Would you like to increase and/or enhance native vegetation and wildlife habitat on your property?
Connecting Country works with landholders and community groups to restore landscapes across the Mount Alexander region, including working on both public and private land. Activities that may be funded include grazing regime change, exclusion fencing, pest plant and animal control, revegetation and natural regeneration. For eligible projects, Connecting Country may also provide technical advice, management plans, biodiversity assessments, contractor or work crew labor and incentive payments.
Our projects are funded with grants from a variety of sources, and generally support eligible landholders to protect, improve or create native vegetation, with a focus on increasing understorey health and diversity.
We seek properties and landholders for our woodland habitat projects that meet the following criteria:
- Location – within Mount Alexander Shire, Victoria.
- Land tenure – private land owned by the applicant.
- Commitment – landholders willing and able to commit to land management actions (e.g., weed and rabbit control, supplementary planting, grazing exclusion, retaining fallen trees).
- Long-term benefits – properties and landholders likely to result in long-term improvements in biodiversity and habitat quality for woodland birds and other native species.
How to apply
Thanks for your interest!
Whether you are at the beginning of your journey with learning more about looking after the bush, or managing habitat on your property, or are more experienced with managing your land for habitat, all interested landholders in the Mount Alexander region are encouraged to complete an expression of interest form.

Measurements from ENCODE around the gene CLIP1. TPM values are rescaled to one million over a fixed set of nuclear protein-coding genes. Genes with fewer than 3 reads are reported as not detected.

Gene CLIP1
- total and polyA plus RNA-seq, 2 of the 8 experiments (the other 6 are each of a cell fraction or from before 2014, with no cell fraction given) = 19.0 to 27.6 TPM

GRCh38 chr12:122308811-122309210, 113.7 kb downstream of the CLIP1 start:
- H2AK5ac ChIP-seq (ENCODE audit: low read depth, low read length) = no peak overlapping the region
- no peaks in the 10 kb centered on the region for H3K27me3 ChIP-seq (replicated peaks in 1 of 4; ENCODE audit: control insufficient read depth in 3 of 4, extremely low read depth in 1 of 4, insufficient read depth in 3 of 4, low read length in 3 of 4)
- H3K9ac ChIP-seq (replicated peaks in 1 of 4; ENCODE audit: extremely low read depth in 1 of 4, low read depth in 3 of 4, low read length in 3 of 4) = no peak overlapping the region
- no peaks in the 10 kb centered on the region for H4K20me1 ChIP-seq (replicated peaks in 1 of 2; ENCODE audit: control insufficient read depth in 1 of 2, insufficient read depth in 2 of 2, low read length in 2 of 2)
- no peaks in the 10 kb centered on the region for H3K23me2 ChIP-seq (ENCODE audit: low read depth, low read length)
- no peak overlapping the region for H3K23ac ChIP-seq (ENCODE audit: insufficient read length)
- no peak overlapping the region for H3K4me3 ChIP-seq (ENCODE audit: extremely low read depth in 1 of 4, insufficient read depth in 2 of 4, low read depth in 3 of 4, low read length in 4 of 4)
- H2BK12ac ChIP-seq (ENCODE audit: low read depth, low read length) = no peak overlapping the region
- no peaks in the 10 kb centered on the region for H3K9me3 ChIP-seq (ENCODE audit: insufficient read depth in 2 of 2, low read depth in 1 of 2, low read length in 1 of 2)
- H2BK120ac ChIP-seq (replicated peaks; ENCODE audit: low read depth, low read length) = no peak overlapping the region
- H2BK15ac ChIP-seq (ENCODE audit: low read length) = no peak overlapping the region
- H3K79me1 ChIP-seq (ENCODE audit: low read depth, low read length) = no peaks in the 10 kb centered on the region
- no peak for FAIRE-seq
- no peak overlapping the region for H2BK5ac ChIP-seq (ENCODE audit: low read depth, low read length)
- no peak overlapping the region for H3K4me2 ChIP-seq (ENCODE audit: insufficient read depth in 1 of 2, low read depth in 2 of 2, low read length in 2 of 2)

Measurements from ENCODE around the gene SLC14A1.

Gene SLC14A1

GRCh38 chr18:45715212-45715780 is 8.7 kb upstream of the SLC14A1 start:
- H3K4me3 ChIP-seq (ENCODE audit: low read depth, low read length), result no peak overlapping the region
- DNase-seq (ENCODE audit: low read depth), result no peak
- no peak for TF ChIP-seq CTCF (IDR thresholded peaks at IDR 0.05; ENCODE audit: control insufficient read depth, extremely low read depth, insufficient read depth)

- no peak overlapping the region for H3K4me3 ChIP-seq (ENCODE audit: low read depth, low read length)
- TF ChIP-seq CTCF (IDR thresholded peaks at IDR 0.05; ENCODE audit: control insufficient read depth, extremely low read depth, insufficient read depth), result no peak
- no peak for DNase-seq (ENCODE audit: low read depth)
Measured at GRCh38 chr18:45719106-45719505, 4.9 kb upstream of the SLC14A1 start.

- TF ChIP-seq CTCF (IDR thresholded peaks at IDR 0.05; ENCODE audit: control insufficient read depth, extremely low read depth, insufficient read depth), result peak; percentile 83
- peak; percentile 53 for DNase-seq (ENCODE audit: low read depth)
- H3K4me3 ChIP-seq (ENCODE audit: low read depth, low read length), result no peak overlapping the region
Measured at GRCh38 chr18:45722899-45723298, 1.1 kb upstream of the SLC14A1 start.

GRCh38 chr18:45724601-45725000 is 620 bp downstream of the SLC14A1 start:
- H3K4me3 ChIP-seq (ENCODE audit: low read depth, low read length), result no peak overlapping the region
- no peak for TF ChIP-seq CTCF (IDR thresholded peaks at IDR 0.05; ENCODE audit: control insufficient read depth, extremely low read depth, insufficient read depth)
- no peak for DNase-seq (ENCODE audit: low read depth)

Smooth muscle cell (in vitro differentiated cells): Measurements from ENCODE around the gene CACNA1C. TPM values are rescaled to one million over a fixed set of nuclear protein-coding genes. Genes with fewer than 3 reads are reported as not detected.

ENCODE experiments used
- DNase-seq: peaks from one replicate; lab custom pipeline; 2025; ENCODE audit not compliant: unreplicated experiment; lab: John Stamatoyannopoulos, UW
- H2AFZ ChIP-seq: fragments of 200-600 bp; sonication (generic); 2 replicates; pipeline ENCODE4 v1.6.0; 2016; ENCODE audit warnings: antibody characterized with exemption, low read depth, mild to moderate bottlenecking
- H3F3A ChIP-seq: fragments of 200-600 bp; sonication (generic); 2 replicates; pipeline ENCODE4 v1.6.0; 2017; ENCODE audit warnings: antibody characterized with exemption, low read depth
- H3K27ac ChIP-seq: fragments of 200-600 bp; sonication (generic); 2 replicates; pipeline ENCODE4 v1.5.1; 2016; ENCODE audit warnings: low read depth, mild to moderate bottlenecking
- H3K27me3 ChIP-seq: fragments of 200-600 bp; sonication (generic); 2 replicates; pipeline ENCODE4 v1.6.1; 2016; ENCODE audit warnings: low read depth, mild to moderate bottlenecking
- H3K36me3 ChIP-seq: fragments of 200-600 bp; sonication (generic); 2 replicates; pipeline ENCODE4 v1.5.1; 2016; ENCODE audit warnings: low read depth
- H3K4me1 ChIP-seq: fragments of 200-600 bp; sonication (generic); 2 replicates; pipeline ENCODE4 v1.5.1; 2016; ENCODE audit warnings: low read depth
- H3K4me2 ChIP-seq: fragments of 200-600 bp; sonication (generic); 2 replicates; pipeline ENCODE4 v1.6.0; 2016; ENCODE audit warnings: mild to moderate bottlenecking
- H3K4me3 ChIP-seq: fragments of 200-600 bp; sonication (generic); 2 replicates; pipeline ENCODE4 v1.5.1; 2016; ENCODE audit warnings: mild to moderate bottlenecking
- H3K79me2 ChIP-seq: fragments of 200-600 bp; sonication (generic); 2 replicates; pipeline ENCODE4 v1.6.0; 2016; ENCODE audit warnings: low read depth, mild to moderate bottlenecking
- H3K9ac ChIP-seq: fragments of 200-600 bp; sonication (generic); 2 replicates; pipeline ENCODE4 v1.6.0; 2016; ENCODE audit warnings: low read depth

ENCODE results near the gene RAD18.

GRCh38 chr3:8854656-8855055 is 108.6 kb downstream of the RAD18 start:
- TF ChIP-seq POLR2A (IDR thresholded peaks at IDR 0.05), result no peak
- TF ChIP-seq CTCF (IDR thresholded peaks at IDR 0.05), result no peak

Click here to access the expression of interest form. Once we have your details on file, we can let you know of assistance opportunities, as they arise.
To find out more about our current projects or discuss your eligibility, call the Connecting Country office on (03) 5472 1594. If you have filled out an expression of interest form in the past 12 months, we have you on file and you don’t need to fill in another form, but you can always let us know you are still interested by emailing firstname.lastname@example.org.
Connecting Country’s on-ground works projects are funded in a seven step process:
Step 1. Landholders or community groups contact Connecting Country to express an interest in doing a restoration project on their property.
Step 2. After speaking with the landholder or group, Connecting Country conducts a desktop study of the property location to determine its eligibility for being involved in one or more of the current Connecting Country programs.
Step 3. (a) If the property is eligible for direct support, Connecting Country staff visit the property to complete a site assessment. During the assessment we record plant species present, map any areas of native vegetation, and identify any threatening processes (e.g., weeds, rabbits). We also ask about the landholder or group’s aspirations for the property, and discuss potential project areas and management options.
Step 3. (b) If the property is not eligible for direct support, Connecting Country will assist the landholder or group by providing technical information and contacts for other potential support. We may also add the property to our database should new opportunities arise with Connecting Country in future.
Step 4. Based on the site visit and the discussions with the landholder or group about project options, Connecting Country staff prepare a draft management plan that includes the site assessment results, maps, a description and timeline of management actions, and a budget. The landholder or group provide feedback on the draft plan we review the plan to ensure it’s acceptable to the landholder or group, while also meeting Connecting Country’s project requirements. Timelines for plans vary between one and ten years depending on the project. Only plans that are fully supported and accepted by the landholder or group proceed to the next step.
Step 5. Connecting Country staff submit the final agreed version of the plan for review and endorsement by the Connecting Country Committee of Management.
Step 6. Once approved by the committee, the plan is ready for implementation. We provide funding documents and stewardship agreements for the landholder or group to sign.
Step 7. During the first year of the plan’s implementation, Connecting Country usually provides in-kind or direct funding assistance with some of the more intensive on-ground actions. Connecting Country offers ongoing technical advice and support throughout the life of the management plan.